S2 E9: How To Teach Writing with Dr. Steve Graham

S2 E9: How To Teach Writing with Dr. Steve Graham
Reading Road Trip
S2 E9: How To Teach Writing with Dr. Steve Graham

Feb 26 2024 | 00:36:56

Episode 9 February 26, 2024 00:36:56

Hosted By

IDA Ontario Kate Winn

Show Notes

In this week's episode, Kate chats with Dr. Steve Graham about all things writing. Dr. Graham highlights the importance of handwriting and spelling, and unpacks evidence-based strategy instruction to build strong writers.


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Episode Transcript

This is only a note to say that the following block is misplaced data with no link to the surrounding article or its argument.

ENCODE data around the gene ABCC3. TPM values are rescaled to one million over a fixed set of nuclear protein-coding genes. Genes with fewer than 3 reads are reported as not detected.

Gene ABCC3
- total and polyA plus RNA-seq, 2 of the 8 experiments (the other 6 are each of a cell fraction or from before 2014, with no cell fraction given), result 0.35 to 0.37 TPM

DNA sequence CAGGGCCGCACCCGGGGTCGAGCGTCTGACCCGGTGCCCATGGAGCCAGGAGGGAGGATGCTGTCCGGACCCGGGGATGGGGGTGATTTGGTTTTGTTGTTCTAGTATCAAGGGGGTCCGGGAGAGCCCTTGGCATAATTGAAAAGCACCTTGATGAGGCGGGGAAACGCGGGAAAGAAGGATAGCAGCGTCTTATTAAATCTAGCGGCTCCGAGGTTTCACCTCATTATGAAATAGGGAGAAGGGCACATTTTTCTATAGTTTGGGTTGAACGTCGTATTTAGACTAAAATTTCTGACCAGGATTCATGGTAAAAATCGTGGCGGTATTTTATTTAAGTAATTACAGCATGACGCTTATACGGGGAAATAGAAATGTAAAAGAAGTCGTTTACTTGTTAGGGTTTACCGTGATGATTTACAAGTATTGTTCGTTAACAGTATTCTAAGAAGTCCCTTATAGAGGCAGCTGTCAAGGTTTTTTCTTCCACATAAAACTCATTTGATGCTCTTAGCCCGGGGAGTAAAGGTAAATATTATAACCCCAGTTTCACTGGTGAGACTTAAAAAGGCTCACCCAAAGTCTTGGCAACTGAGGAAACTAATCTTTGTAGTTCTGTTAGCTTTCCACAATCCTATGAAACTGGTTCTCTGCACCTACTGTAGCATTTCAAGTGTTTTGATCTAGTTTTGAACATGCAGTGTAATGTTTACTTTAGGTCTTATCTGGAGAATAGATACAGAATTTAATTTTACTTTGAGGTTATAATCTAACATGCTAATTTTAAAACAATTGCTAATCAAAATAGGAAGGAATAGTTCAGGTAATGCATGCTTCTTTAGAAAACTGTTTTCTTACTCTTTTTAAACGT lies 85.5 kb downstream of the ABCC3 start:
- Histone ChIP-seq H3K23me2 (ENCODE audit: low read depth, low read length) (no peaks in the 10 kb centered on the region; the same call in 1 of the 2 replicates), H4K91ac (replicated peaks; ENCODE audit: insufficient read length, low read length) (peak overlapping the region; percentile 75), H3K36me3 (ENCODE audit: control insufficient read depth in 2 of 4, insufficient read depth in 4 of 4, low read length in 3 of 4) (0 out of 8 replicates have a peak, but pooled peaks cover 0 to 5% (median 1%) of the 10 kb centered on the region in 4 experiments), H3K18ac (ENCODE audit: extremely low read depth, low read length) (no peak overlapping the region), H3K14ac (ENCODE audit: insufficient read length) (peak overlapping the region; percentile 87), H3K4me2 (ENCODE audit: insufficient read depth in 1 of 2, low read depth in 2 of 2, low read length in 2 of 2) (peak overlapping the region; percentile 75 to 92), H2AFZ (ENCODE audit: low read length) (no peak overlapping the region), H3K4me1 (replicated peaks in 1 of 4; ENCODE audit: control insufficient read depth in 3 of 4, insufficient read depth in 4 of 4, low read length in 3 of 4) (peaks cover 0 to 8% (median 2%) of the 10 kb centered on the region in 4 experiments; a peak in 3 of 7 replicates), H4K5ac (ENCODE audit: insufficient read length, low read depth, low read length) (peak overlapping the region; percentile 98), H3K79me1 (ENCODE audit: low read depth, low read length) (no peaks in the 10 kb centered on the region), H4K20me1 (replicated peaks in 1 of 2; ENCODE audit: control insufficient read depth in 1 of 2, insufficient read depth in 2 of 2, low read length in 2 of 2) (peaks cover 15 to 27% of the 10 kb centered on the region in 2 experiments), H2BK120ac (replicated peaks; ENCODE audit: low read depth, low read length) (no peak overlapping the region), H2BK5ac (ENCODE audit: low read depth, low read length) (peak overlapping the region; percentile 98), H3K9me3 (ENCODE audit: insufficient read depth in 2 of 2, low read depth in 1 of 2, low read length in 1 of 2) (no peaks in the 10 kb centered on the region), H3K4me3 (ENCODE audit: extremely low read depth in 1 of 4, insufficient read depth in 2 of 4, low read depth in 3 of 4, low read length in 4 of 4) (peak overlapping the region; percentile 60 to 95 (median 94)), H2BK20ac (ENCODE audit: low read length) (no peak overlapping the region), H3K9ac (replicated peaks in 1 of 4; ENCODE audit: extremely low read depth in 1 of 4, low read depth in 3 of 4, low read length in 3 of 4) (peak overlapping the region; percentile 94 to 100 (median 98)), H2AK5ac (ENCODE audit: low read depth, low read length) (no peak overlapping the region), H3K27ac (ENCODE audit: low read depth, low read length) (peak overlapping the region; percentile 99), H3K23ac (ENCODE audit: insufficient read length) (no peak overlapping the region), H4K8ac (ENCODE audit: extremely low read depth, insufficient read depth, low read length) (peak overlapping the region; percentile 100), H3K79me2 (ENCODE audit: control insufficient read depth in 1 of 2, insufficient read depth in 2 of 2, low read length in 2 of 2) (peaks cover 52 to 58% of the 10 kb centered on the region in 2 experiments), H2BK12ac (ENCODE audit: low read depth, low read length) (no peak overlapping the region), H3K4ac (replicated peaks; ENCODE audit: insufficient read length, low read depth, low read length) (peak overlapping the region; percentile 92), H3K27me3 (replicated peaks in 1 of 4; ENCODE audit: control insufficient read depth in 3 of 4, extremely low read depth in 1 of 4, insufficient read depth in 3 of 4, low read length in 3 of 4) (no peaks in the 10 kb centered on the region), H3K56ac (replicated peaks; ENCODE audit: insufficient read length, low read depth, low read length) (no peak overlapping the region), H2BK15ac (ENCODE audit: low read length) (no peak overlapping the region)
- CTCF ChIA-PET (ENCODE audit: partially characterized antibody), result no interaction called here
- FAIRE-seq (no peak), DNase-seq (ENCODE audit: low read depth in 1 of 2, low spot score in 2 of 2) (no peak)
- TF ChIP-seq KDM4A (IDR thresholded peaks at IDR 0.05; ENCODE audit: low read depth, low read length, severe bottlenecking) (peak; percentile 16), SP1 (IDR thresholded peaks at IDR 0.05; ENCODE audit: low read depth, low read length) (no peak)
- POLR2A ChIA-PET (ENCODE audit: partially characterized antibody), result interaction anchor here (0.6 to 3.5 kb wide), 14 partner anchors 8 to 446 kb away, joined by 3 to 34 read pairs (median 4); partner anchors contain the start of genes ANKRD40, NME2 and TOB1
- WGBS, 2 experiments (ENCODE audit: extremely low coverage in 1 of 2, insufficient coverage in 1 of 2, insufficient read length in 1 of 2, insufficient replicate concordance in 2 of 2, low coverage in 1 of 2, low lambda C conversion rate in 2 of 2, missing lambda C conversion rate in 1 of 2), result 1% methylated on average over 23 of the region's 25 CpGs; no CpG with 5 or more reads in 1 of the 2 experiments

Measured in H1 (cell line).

[00:00:05] Kate Winn: Hello to all you travelers out there on the road to evidence-based literacy instruction. I'm Kate Winn, classroom teacher and host of IDA Ontario's podcast Reading Road Trip. Welcome to the show. We are so excited to be bringing you episode nine of our second season. Before we get started, we would like to acknowledge that we are recording this podcast from the traditional land of the Mississauga Anishinabe. We are grateful to live here and thank the generations of First Nations people for their care for and teachings about the earth. We also recognize the contributions of Métis, Inuit, and other Indigenous peoples in shaping our community and country. Along with this acknowledgement, and in the spirit of truth and reconciliation, we'd like to amplify the work of an Indigenous author, and this week we are sharing the picture book We Need Everyone by Michael Redhead Champagne, illustrated by Tiff Bartel. Everyone has a gift. Every gift is different, and every gift is special. Our world needs you to share your gift. What is your gift? How can you use your gift to help others? We need everyone empowers children to identify their gifts and use them to overcome challenges, achieve goals, and strengthen communities. Inspiring and uplifting, this interactive picture book celebrates diverse cultures, perspectives, and abilities through playful illustrations. Perfect for reading aloud, and that was from the publisher. But I can tell you from experience in my classroom, it is indeed perfect for reading aloud. Add this book to your home or classroom library today. And now on with the show. [00:01:40] Kate Winn: It is such a pleasure to welcome our guest here today on Reading Road Trip. Dr. Steve Graham is a Regents professor and the Warner professor in the Division of Leadership and Innovation at Mary Lou Fulton Teachers College, Arizona State University. For more than 40 years, he has studied how writing develops, how to teach it effectively, and how it can be used to support reading and learning. Dr. Graham's research involves typically developing writers and students with special needs in both elementary and secondary schools, with much of this research occurring in classrooms in urban schools. Dr. Graham is a recipient of the Thorndyke Career Award from Division 15 of the American Psychological Association, the William S. Gray Citation of Merit from the International Literacy Association, and the Exemplary Research in Teaching and Teacher Education Award from Division K of the American Educational Research Association, among other awards. He is the former editor of several journals, including the Journal of Writing Research, and is co-author or co-editor of several books and three influential Carnegie Corporation reports on writing. Welcome, Dr. Graham. [00:02:49] Dr. Steve Graham: Thanks for having me on. [00:02:52] Kate Winn: And I think we've definitely come to the right person when we listen to that bio, when we want to talk about writing today on the show - you are certainly the expert for this job. And I'm going to jump right in with the first question. We often hear writing referred to as the flip side of reading. And in some ways, it makes sense that decoding and encoding are opposites. But why is writing actually a more challenging task? [00:03:15] Dr. Steve Graham: Well, there's a couple of reasons for this. One - in reading, you're interpreting information that's provided to you. In writing, you're having to create information, so you're having to draw on what you already know and sometimes combine information that you've acquired or gather information that you didn't know from outside sources and bring those together in a cogent manner. Another issue is that the production processes are more physical, in a sense, in writing. So you have handwriting, spelling. You actually have to produce text and get it onto page or type it and get it onto page. And until those skills are mastered or automatized, they can interfere with other writing processes. I'm not saying that reading can't involve creativity because you can creatively interpret what you read, but writing is much more likely to involve creativity in terms of how you're going to put your ideas together and maybe even present them in a new way. So those are just some of the ways. It's kind of like it's easier to listen than it is to speak cogently. So it's a similar flip side of the speaking and listening continuum. [00:04:33] Kate Winn: I like that I get to just ask you a question and just sit back and listen. You've got the harder part on the show today. So next question. As a classroom teacher, I currently teach kindergarten. I really like the writing models that divide it into the handwriting, spelling and composition. I kind of find those buckets sort of easy to wrap my mind around as a teacher. And I'd like to ask you a bit about handwriting first. Here in Ontario, we have a brand new language curriculum that just came out last year, and it includes, which it hasn't for a long time, specific expectations around handwriting. Is there research and an evidence base to support having that handwriting instruction in the curriculum? And what are some best practices for that in the classroom? [00:05:16] Dr. Steve Graham: There is research supporting the teaching of handwriting. And I think you can come at this in two ways. Handwriting basically involves two components. One is, can you read it or is it legible? The other is a writing component, and that is, can you produce it quickly? And so both of those have effects. And so if you think about the writing one, this has happened to everyone anywhere who's ever written their hand is not fast enough to keep up with their thoughts. And so you're writing along. And even for mature writers, sometimes ideas come so fast you can't get them down onto paper. Now, think about being a first-grade kid who basically 20 letters per minute is their production process, and they've got a story churning in their head and they're trying to get it out. And you can see where that might interfere with writing because you might lose information if you have a plan for what you want to say next, that might slip out of your mind, et cetera. In terms of the reading part, this is a little insidious, but there's a good bit of research that suggests that if you make the same text, you don't change a word more or less legible, it has a huge effect in terms of people's perception of the quality of the ideas in the text. So handwriting not only influences the writer, but it also affects how your text is perceived by the reader. In terms of teaching handwriting, it's fairly straightforward. Basically, handwriting is a motor skill. And so what we typically do with motor skills is we have short practice sessions over time to master those. And so the way that this typically plays out in terms of handwriting is that we might introduce a single letter or a group of letters that share similar characteristics. And what we do is we point out how the letter is formed. As a teacher, we model how to produce that letter. We might actually verbalize those steps as we do so. And then what we might have students do is trace the letter so that they get a feel for the motor process, write the letter three or four times from copy and write it several times from memory. Now, at that point, we probably don't need to have the students say the same verbalizations we did, because eventually that can slow their writing up if they continue to do that. But doing that once is not going to be enough. And so in the work we do, usually that means if we introduce a letter in a week, we have three practice sessions in that week, and then later on we come back and review it. So you do need to make sure that you can maintain legibility of letters. The other part of this, I mentioned two parts, legibility and fluency. So, obviously, if you don't know how to form a letter, you're probably not going to be very fluent at it. But fluency mainly develops as a result of writing. So the more you write, the more fluent you become. Now, sometimes what we do is we give that a little push. So if we're introducing l i and t, which if they're print letters, they share common characteristics. We might have students, at the end of that first session, write a couple of words with, like, little that has all three of those letters in it. And as we move to that third lesson, at the end of the week, they would be writing a short sentence, and we might ask them to write that as quickly but as legibly as they can. So it helps one make sure that they stay legible, but also make sure that they know that fluency is important, but it's really writing that moves fluency forward. [00:08:58] Kate Winn: So the next kind of bucket moving on is that spelling one, and I don't want to spend too much time on spelling today. I know we've talked about it on the show in the context of early literacy and phonics in other episodes, but I don't want to lose this opportunity to ask you, with your expertise, what would you say in terms of spelling is the biggest mistake teachers make at any grade level when it comes to spelling instruction? [00:09:23] Dr. Steve Graham: Well, I'm going to actually say two. One is not teaching it. I think that's a mistake. And the reason for that is english spelling is difficult because maybe 60%, it's been estimated, of our words that we have to learn to spell to be competent writers, kind of fit well the pattern between symbol sound associations that we expect, but another 40% do not. And that's because we have Greek root words, Latin root words. We have words that have come into the spelling system in various ways. The other part of this is that we often see teachers just give students a list of words to study each week. And I'll give you a really poor example of this, and I don't mean this as a discredit to my daughter's fifth-grade teacher when she was in elementary school, because she was really a great teacher, but spelling was not her thing. She had students each week pick words that they wanted to learn to spell. And that actually sounds like a good idea. Right. It should be motivating. What she found was that her students in the class didn't spell so well, so they were picking really hard words, because that meant if you had an individualized list and you were going to be tested on it, you had another peer testing you on it, and nobody wanted to look like they had simple words. And so we want to be sure that when we have students study words on a weekly basis, that what we're really emphasizing are the underlying connections between sound and symbol that are consistent. So usually what we do is if we have students studying 15 spelling words in a week, we'll have two or three spelling patterns in there that we help students focus in on and then also generate words that fit those patterns as part of the learning process. [00:11:13] Kate Winn: So kids may have the handwriting piece in place, they may have the spelling piece in place, but composition can still be a big hurdle. And I know you have written many publications that highlight classroom strategies for writing instruction that studies have shown to be effective, and I'd like to ask you about some of them and what they might look like in the classroom. So the first one is explicit writing instruction I know has been shown to be effective, including teaching students strategies for planning, drafting, and revising. How can teachers best do this? [00:11:45] Dr. Steve Graham: Well, I think there's a couple of things to keep in mind here. So what we're really talking about when we talk about planning, drafting, revising, and editing are the primary production processes for creating text. And sometimes when we say them like that, planning, drafting, revising, and editing, it sounds like they need to go in that sequence. But what we'd really like is for them to be recursive so that when kids plan, they also make revisions in their plan to make them better. When they're writing, they keep the planning process going, and they're obviously, hopefully going to be making some revisions as they write and so on. So I want to point out that we want to have those processes in place, but not be so stuck on them occurring in a particular order. The second thing is, each of these processes require strategies to carry them out. So just think about planning for a second as kind of an example. Basically, if we want to think at a very simple level, you have some goals for what you're going to write, and those could be goals for what you're going to do or what you're going to say. You have to get content and you have to organize it. So there's three processes in and of themselves. And to make that more complex is that we might be writing a story, which we're expecting a certain structure for, or a persuasive essay, which a different structure is typically used. So one of the things that's very important is that we teach strategies that correspond to the genre that we're working in. So let me give a really simple one. So, basically, stories involve a setting and a series of episodes. So a setting is who, when, and where. So pretty simple, right? Episodes usually are. Something's happened, the protagonist has a goal, it isn't always stated, and there's a series of actions to meet that goal. And either the actions are successful or not, and maybe along the way, people have some reaction to what various characters do to what's happening. And so you could think of this in the basic fairy tale, the princess is kidnapped, or the prince is kidnapped, the prince of Cessagold. To rescue the prince, there's a series of actions. The prince is elated when he is rescued, so on. But you see those basic elements there. So one way of doing this, a strategy we use, we initially called it WWW, what equals to how excluded. I know that's a real handle, but the first three w's are who, when, and where. You have to think about that before you start. Then what equals to and how equals to what does the main character want to do? What happens, how does the story end, and how do the characters feel? So we ask kids to think about those things in advance of writing, and particularly when they're first learning to write stories. Now, as they become more sophisticated in story writing, we could start with just the characters, what the main character wants to do, and leave the rest out, except for the ending, which is a way that many professional writers write. But if we take that strategy, we explain to students why it can help them in terms of story writing. We model how to use it. With them helping us do it, we might do it several times. Then we ask them to practice using it with supports in place, and those can occur. Include a graphic organizer to help you plan using the WW, what equals to how equals to, and also working together with peers because they help each other. And we start taking those supports away until students can do it independently. And so that's the important part of strategy instruction, is not only do we explicitly and systematically teach the strategy, but we make sure that students can do it on their own. At the full end of this, we also discuss with students how we can make the strategy better. Sometimes that occurs during, but it always occurs at the end of this. And students often have very good ideas of how they can apply it in other situations and make what they're doing even better at that point. Now, you can have individual strategies for planning, drafting, revising, and editing, but it's kind of easier to demonstrate one strategy versus all of those together. [00:16:15] Kate Winn: Along with your research partner, Karen Harris, who also happens to be your wife, and other colleagues, you've created a self-regulated strategy development approach to teaching writing, which has seen great success. Could you please outline what exactly is SRSD? [00:16:31] Dr. Steve Graham: Okay, so let me first state that Karen actually is a developer of SRSD. So my role in this has been developing some of the strategies that are taught as a result of the teaching procedures, which is what SRSD is. So what I just described a few minutes ago on the explicit instruction is a gradual release model. We show students practice, and they do it independently. So that's integral to any kind of strategy instruction and is a primary part of SRSD. In addition, before we start teaching the strategies, we make sure that students have the knowledge that they need to apply the strategy successfully. So think a second about the story writing strategy that I mentioned earlier. Basically, that's predicated on you knowing what the basic elements of a story are, right? The setting and those elements and specific aspects of the episode. And the way that we do that is we start by reading stories, and we have students help us point out what makes a good story, always kind of leaning towards that, the who, when, and where, what does the main character want to do, what happens, et cetera. And with that kind of established, then it's a lot easier to introduce the strategy. The other important parts of this is that SRSD, self-regulated strategy development, places a large emphasis on regulation. And basically, by regulation, we mean regulating your behaviour as a writer. And so the strategy helps do that because it gets you planning in advance. It helps you direct your thoughts and behaviours in particular ways. But we add to that common self-regulation procedures like goal setting. So students set goals for the use of the strategy or specific things they want to do in their story. They monitor whether they're successful at that and make revisions. If not, we also teach them how to self-reinforce when they are successful, because often we find that kids don't always know when things are working out and when they're not, and often fail to reinforce themselves. And for some kids, we work on some things that they can say themselves or self-instructions to help guide the process. We also make sure that students can see their progress as they're progressing through the use of the strategy. And in conferences with students, we emphasize what makes a good writer and why your writing is gotten better, because you can see it, because they're graphing their performance is effort and the use of the strategy. So you can think of it like this. You have a strategy to teach. There's a gradual release model in place. We're making sure students have the knowledge to use the strategy, self regulation procedures, et cetera, appropriately. We're teaching them self-regulation procedures for managing the writing process, the strategy, and their behaviour. And we're making sure that they can see their progress and that they believe that the reasons for their progress are effort and strategy use. [00:19:39] Kate Winn: And from what I understand from the research, that self regulated piece isn't just sort of an extra optional add-on. That's actually a really key part of the effectiveness of the whole system. [00:19:50] Dr. Steve Graham: That's correct. So when we've done some studies that have taken a look where you compare the whole SRSD to a slimmed down version of it without, say, goal setting and self-monitoring in it, and what we find is that there's a considerable drop. It's effective, and it's still a little bit more effective than other approaches to strategy instruction. But the drop is, from a technical point of view, half a standard deviation. And so that's a significant drop. So those goal-setting, self-monitoring, self-regulation procedures make a difference in terms of how well students do with SRSD. [00:20:30] Kate Winn: Another effective, explicit instruction strategy is teaching students the structure and form of both narrative and expository text. What would this look like in the classroom? [00:20:41] Dr. Steve Graham: Well, so one of the ways of thinking about this is kind of like what I mentioned about knowledge with SRSD. So with SRSD, it's blending a lot of things together, right. But you could also approach, like if you're say, teaching a personal narrative, you could approach that by reading and evaluating and analyzing personal narratives. You could have a model, and you use that model, you try to emulate that model after discussion to create your own stories. So that would be one way that you could approach this. And that technique is a couple of thousand years old using a model, Benjamin Franklin, although not 2000 years old, this was a model that he used to become a better writer, and people have used it since the time of the Romans. Another approach is to extend that by not only kind of reading texts that say our story or personal narrative, but then having discussions around that about what the author did and then practicing doing some of the same things with feedback from the teacher. And so that's adding another step in between the modeled text and the emulation, where you're getting a little bit more direct instruction. You're trying out a piece of it and you're getting feedback on it, and you make revisions in it. And so a slightly slower approach, but probably a bit more effective as well. [00:22:05] Kate Winn: And next, I would like to get your thoughts on scaffolding. So we've definitely heard a lot about this when it comes to reading, and I think I've wrapped my mind around that. What are your recommendations for scaffolding writing for students? [00:22:17] Dr. Steve Graham: Well, so the idea behind scaffolding is that we have this linked in terms of explicitly teaching between us showing and students doing. And so it would be great if all kids needed to do was see someone else do something, and that they could emulate that with perfection. But that doesn't happen for adults, much less with kids, for anything that's complex, like writing. And so what scaffolds do is it helps you along the way. And there's various types of scaffolds. So in one sense, the scaffold could be some kind of hint that a teacher gives. So I've asked you to use this procedure. Let's say that I'm teaching you to combine two sentences into one that's a little bit more complex. The dog is big, the dog is black, and what we've done is we've come up with the dog is big and black. Of course, it can be done in other ways, but let's say that we're doing that, and then we give students another set of sentences that are similar, and the student's having some difficulty with it. So one of the things that we might do is give a hint. Well, you have the dog twice in one sentence. The other, you don't need to have the word dog twice. So we get them started with that. Another way of doing scaffolding is remodeling. Just because we model once doesn't mean that students are going to get it. Sometimes it takes multiple helps at modeling. We can also have a series of steps that we remind students to carry out to do something. And then what we do in terms of scaffolding is remove those steps as students start to be able to do one or more of those successfully with the idea that they can generate the steps independently. As I mentioned before, now scaffolding is not easy to do in the classroom because there's one of you, and depending upon the size of your classroom, maybe 25 kids. So one of the ways of thinking about it is that you build the scaffolds in at first without trying to do it on the fly. So you have a good sense. If you're going to have a series of steps, you know what those are. And then what you're doing is you're moving students away from having the visual representation of those steps to having maybe a mnemonic to remind them of it and then them doing it independently. But it's very hard to scaffold on the fly. [00:24:39] Kate Winn: I have read in your work that increased time writing can also have a positive effect on student achievement in this area, which would make sense, but with limited time and so many things to teach, the million dollar question always is how can we maximize that time in our busy school days to get in as much writing as possible. What are your tips and tricks? [00:25:00] Dr. Steve Graham: Well, I want to back up on what you just said. We've just completed two very large meta-analyses, one with grades six to twelve and one with kindergarten and grade five. It used to be that we saw if you increased how much time students wrote in the younger grades, it would have a positive effect both on writing and reading comprehension, but not on secondary-age students. In the newest meta-analysis, it didn't have that effect, and these new meta-analyses include a lot more studies. So I'm a little hesitant here on that. Now, on the other hand, writing about material can increase your understanding about it, material you've read or material you're trying to learn in the classroom. So it's important that that take place. In addition, the whole purpose for teaching writing is so that you can write. So if you took that out of play, that's really limiting what students can do. And I think an analogy to this is think about the National Reading Panel’s report. Basically, what they talked about was what you would teach but not reading itself. And really, the game is reading. The game is writing. So even if we don't get the effects that we might like by increasing how much students write or necessarily they read, we want students to engage in those activities. Now, in terms of increasing that, I think there's a couple of things that get in the way. One is that I've heard this repeatedly from administrators. I used to say you need to double the amount of time students write in your classroom. I have no idea if that's true or not. Catch their attention. And administrators would always say, we can't do that, our teachers can't do that. And I'd say, why? And they said they can't give feedback on all of that writing. And I understand that concern, especially if you're a middle school teacher or a high school teacher and you have a caseload of 120 students. However, we don't have to give so much feedback on every piece of writing. In fact, we probably overdo it, and I think that may have some harmful effects. Second, peers can give each other feedback. And third, there are some things that you don't need to give feedback on. Basically, if you're using writing as a tool for learning, I don't need to look to see that this is structured in a great way. What I'm wanting you to use writing for is to think about that material a little bit more. The other thing is, given that writing does affect learning and reading comprehension, we want to expand it outwards, not just during writing time or language arts, but in science, social studies, and mathematics and other areas as well. And there is evidence that having students write in those content areas or those disciplines makes a difference from the earliest elementary grades through high school. [00:27:51] Kate Winn: And that totally connects to what I was going to ask you about next. So what do we know in terms of the research and evidence to support having students write about their reading? So, for example, writing about their social studies or their science or writing about literature? What kind of effects can that have on either the writing piece and or their actual understanding of those content pieces? [00:28:10] Dr. Steve Graham: Yeah, so I think one way of thinking about this is to think about why would writing about anything, whether it's material read or information presented orally, be helpful? So one of the things you have to do when you write about something read, we'll stick with that, is you have to decide what's important. So you make explicit what you think are the most important things, the main ideas, or the things that stand out to you. A second thing that often happens when you write is you have to take that information and organize it in some way. Think about a summary. You have to pick what's most important, often bringing things together, and then you have to present that in an organized fashion. In addition, when you write about something, you have to handle it. Basically, you're rehearsing it again. I read this material. Now I'm looking at it again, trying to put it in something that makes sense. I'm handling that information. And whenever you have to rehearse or handle information, you typically understand it better and remember it better. Another thing that happens is that you have to put it in your own words. And when you have to manipulate it that way, that also involves, it's a personal involvement with that material, which may help you understand it better. And then also whatever you write, you can look at and reflect on and change. So it gives you an opportunity to rethink what you're looking at. Now, not every writing activity involves all of those things, right? So I could just ask you to make a list of the five things that you thought were most important in what you just read. So you're not really having to do much organization there, but you are having to do most of the other things. But as soon as if I ask you to write a persuasive text telling me why an idea, you agree with an idea and text, all of those things are going to come into play, and so they can increase your understanding and remembrance of material read. Or in the case of classroom material presented orally, have a better grasp of that information as well. And the effects are not small on this, they can move you forward. I think a way of thinking about this is if you have students who are doing this over a year's time who are, say, at the 50th percentile in your class, it'll move them forward about 18 percentile points over kids who are not. And that's a nice jump. [00:30:41] Kate Winn: Yeah, definitely makes it worth thinking about that in the classroom in writing. Next, you mentioned the importance of study of models, which provides students with opportunities to read, analyze and emulate models of good writing. Do you have any go-to ideas for where teachers can find these quality models of different forms of writing? [00:31:02] Dr. Steve Graham: Yeah, this is a bit more challenging than the research often suggests. Right. So if you're eleven years old and I give you a model of a story written by an adult, what are the chances that you're going to be able to emulate that? Because that's what basically you're doing. And so one of the things that we've started doing is we actually create our own models based on something that students have written and we enhance those a bit so that they're more age or grade-appropriate. Now, that takes time. Right. So that's the disadvantage to that. But one of the things that we've seen teachers do over time is collect the writing of their students. And they sometimes take, if they're working with 6th grade students, they'll take the best writing of some of their 6th grade students to present as models. And then that's a more achievable objective than writing the perfect text, right, you know, written by a professional. And so my actual recommendation is to try to draw upon your own students writing over time to do this with a little fudging on what they wrote. [00:32:13] Kate Winn: Thank you. Great suggestion. Is there anything about writing that we haven't discussed yet that you want to share? Any final message you want to leave teachers with when it comes to this incredibly important topic? [00:32:25] Dr. Steve Graham: Yeah. One of the things I think is important to keep in mind, and I think this is an issue in reading as well, is that we're so focused on achievement and product, say, in writing, that we sometimes forget that really our goals ought to be that students become the best writers they can be, but they also are motivated writers. Now, motivation is pretty complex because it covers a lot of ground, but one aspect of it is that you're confident in your capabilities. And one of the things that we find is that students who are more confident about their capabilities are better writers and the better students become as writers, the more confident they become. And it actually has a very nice effect in a reciprocal way. But we also want students to think about their motives for writing. And so usually we tend to think about motives in terms of intrinsic reasons, like we write to get a good grade, we write to show others that we're good writers, we write to be the best in the class, et cetera. Or we don't write to avoid being seen as not a very good writer. But there's also intrinsic motives for writing. We write because we're curious about the topic. It helps us learn more about it. We write stories because we want to become involved with the characters, or we might write to avoid boredom, or we might write for self-regulatory purposes so that it helps us think about our emotions, like when we keep a diary, or if we're having health problems we write, or psychological problems we write to help us think about those. So we want students to learn to write for different motives, but we particularly want motives that are intrinsic and self-regulatory. I'm not saying it's a bad thing to write because you want to show you're a good writer and that's not going to go away. But on the other hand, we want students to write because they're intrinsically motivated to write, and it serves some real purpose, self regulatory purpose in their life as well. And I think that we don't think about either at the level at which we assess writing, or we don't tend to think about that in the classroom as well. So that would be my one last pitch, so to speak. [00:34:47] Kate Winn: That is a great message to leave us with. Dr. Steve Graham, thank you so much for being here with us for this episode of Reading Road Trip. [00:34:55] Dr. Steve Graham: Thank you. [00:34:57] Kate Winn: Show notes for this episode with all the links and information you need can be found at podcast.idaontario.com and you have been listening to season two, episode nine with Dr. Steve Graham. Now it's time for that typical end of the podcast call to action. If you enjoyed this episode of Reading Road Trip, we'd love it if you could rate and or review it in your podcast app as this is extremely helpful for a growing podcast. And of course we welcome any social media love you feel inspired to spread as well. Feel free to tag IDA Ontario and me. My handle is thismomloves on Twitter and Facebook, and Katethismomloves on Instagram. Make sure you're following the Reading Road Trip podcast in your app and watch for new episodes dropping every Monday. We couldn't bring Reading Road Trip to you without behind-the-scenes support from Katelyn Hanna, Brittany Haynes, and Melinda Jones at IDA Ontario if you're enjoying Reading Road Trip, please consider making a donation to IDA Ontario, a volunteer-run charity that depends on donations, to do our work supporting educators and families. I'm Kate Winn, and along with my co-producer, Una Malcolm. We hope this episode of Reading Road Trip has made your path to evidence-based literacy instruction just a little bit clearer and a lot more fun. Join us next time when we bring another fabulous guest along for the last episode of season two on Reading Road Trip.